A new report in Newsweek magazine says Evanston Township High School is among the top 3 percent of the nation’s public high schools.


A new report in Newsweek magazine says Evanston Township High School is among the top 3 percent of the nation’s public high schools.

The study attempts to rate the 1,500 best schools in the nation, based on the number of advanced placement tests taken at the school divided by the number of graduating seniors.

The 1,500 represent the top 6 percent of high schools in the country, based on that measure. Within the group, ETHS was 695th on the list.

It also ranked 15th among 47 high schools that made the list in Illinois.

The score was slightly higher than what ETHS achieved on the ranking the past two years, but lower than its score in three years before that.

ETHS this year came in slightly higher than New Trier and Lake Forest high schools, but below the rankings achieved by Highland Park and Oak Park/River Forest high schools.

Five selective Chicago city high schools also scored higher than ETHS in the rankings.

Bill Smith is the editor and publisher of Evanston Now.

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4 Comments

    1. Suggest an alternative?
      Thanks for sharing your thoughts.

      Do you think anyone would actually use this as the sole indicator of educational success? I sure don’t. But it’s one relatively easily assembled piece of comparative data that arguably is correlated with educational achievement.

      (Kids who take no AP tests presumably believe their high school has not prepared them well enough to have a leg up starting college in any subject area.)

      Would you like to suggest an alternative measure that you prefer?

      Bill

      1. Qualitative not Quantitative
        There is no easy way to assess whether we have prepared children to think critically. Lots of complex ways, but nothing clean and neat and nationally normed. Your headline “ETHS listed among nation’s top high schools” suggests that this ranking means that ETHS is top at something – but what it is top at is getting kids to take tests.

        My problem with AP tests as a measure of school success is that:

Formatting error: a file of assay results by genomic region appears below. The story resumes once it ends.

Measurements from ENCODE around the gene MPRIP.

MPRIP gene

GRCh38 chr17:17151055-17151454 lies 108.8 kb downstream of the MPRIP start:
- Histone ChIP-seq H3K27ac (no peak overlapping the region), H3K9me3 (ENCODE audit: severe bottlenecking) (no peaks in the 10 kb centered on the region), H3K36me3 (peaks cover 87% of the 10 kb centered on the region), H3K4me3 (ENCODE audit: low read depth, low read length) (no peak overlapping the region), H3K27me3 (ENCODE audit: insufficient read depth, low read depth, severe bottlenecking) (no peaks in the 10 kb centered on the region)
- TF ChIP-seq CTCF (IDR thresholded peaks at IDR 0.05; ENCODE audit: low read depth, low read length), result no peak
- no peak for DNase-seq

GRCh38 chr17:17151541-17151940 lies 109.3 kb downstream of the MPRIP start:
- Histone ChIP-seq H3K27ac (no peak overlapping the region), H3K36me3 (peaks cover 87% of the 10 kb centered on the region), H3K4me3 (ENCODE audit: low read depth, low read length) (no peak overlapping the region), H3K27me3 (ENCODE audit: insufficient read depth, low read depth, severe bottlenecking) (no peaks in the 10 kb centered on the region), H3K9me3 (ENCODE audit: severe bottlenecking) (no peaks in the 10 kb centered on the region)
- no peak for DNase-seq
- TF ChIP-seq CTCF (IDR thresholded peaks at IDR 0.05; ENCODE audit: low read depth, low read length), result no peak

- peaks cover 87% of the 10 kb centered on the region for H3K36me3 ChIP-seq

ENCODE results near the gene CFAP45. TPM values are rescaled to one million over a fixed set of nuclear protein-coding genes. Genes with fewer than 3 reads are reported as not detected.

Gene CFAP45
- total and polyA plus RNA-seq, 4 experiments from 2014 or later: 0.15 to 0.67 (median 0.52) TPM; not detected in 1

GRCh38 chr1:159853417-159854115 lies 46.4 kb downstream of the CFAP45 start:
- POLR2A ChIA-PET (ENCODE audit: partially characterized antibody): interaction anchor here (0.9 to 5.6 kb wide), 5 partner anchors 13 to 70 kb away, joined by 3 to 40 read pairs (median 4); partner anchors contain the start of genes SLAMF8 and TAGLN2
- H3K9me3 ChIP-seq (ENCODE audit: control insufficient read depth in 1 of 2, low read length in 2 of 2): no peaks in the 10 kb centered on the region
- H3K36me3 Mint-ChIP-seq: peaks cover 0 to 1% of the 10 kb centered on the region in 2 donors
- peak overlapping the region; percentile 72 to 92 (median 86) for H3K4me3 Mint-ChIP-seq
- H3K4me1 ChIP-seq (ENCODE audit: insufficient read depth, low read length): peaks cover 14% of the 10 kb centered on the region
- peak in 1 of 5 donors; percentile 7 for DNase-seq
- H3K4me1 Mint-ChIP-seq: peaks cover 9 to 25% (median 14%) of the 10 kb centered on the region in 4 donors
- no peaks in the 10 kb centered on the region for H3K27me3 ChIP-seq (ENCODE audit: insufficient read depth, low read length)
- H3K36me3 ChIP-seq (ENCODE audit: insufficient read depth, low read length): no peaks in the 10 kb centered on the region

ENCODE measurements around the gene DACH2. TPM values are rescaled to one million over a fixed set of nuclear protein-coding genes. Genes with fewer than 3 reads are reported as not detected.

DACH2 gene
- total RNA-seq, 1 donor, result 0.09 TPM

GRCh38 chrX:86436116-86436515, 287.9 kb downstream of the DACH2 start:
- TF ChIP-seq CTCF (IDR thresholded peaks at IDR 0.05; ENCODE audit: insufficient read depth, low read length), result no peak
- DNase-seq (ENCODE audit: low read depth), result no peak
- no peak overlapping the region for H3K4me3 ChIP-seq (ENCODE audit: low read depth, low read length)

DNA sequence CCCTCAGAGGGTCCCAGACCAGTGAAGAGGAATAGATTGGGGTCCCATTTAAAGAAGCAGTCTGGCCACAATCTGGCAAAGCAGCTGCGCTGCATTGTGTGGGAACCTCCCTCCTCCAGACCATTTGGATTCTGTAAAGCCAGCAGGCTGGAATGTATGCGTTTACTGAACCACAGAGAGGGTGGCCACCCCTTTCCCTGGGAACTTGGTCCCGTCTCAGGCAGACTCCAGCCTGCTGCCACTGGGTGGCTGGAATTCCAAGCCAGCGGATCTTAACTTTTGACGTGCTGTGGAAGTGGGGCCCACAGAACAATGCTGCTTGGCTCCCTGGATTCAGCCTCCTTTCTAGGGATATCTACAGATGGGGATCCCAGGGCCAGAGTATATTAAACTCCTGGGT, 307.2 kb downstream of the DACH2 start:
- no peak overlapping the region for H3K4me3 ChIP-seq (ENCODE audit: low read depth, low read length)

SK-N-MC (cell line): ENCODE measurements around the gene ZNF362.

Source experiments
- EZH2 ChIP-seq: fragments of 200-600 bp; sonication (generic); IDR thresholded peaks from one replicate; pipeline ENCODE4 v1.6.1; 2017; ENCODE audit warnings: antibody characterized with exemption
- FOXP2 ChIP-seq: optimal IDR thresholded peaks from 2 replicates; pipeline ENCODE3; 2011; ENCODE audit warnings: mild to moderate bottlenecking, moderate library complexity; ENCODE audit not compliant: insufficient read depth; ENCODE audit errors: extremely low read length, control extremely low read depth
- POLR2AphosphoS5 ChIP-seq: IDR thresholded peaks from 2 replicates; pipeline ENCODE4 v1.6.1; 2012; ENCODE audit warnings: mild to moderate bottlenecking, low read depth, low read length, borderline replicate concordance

1) they cost around $90 each to take
        2) this will positively skew the results in areas where this is not a burden.
        3) some schools choose to not teach AP classes because that is actually letting the ETS set the curriculum.

        It’s hard to put a number on thinking. In Bloom’s taxonomy of learning the lower ranking abilities – knowledge, comprehension, and to a certain extent application -are more “testable.” The higher order analysis, synthesis, and evaluation can’t really be scored on a bubble sheet.

        So, nope – I have no magic bullet. But I think we should be skeptical of rankings.

      2. measurement
        The theme of No Child Left Behind was supposed to be rigorous measurement of school performance. While we have all kinds of average test scores that we did not used to have, I don’t think we know better which schools are good. For example, Walter Payton High in Chicago posts great numbers, but they cherry pick students in the city. I can’t tell if their scores are good because of excellent instruction or if it is all selection bias.

        The AP test story is really that we have not measured quality of service at our schools. The job of a high school is to take the students it gets and advance them as much as possible. I would rather know how much improvement each school delivers to its students from 9-12 and the drop-out rate. Unfortunately, Newsweek and the rest of us have no measure of that. Newsweek wants to write a story on it, so they go for a metric on high achievement. How much of that is attributable to the school?

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